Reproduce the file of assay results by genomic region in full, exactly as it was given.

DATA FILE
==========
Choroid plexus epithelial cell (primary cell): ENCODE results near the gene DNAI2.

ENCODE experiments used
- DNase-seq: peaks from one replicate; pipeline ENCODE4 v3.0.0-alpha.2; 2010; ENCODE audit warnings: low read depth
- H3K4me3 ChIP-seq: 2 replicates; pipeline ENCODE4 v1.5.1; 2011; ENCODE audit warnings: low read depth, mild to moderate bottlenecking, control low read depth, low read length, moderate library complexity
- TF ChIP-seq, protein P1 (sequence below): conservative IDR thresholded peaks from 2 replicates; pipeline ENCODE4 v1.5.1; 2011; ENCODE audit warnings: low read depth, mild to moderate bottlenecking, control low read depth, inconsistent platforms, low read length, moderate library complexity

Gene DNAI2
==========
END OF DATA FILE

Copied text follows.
Choroid plexus epithelial cell (primary cell): ENCODE results near the gene DNAI2.

ENCODE experiments used
- DNase-seq: peaks from one replicate; pipeline ENCODE4 v3.0.0-alpha.2; 2010; ENCODE audit warnings: low read depth
- H3K4me3 ChIP-seq: 2 replicates; pipeline ENCODE4 v1.5.1; 2011; ENCODE audit warnings: low read depth, mild to moderate bottlenecking, control low read depth, low read length, moderate library complexity
- TF ChIP-seq, protein P1 (sequence below): conservative IDR thresholded peaks from 2 replicates; pipeline ENCODE4 v1.5.1; 2011; ENCODE audit warnings: low read depth, mild to moderate bottlenecking, control low read depth, inconsistent platforms, low read length, moderate library complexity

Gene DNAI2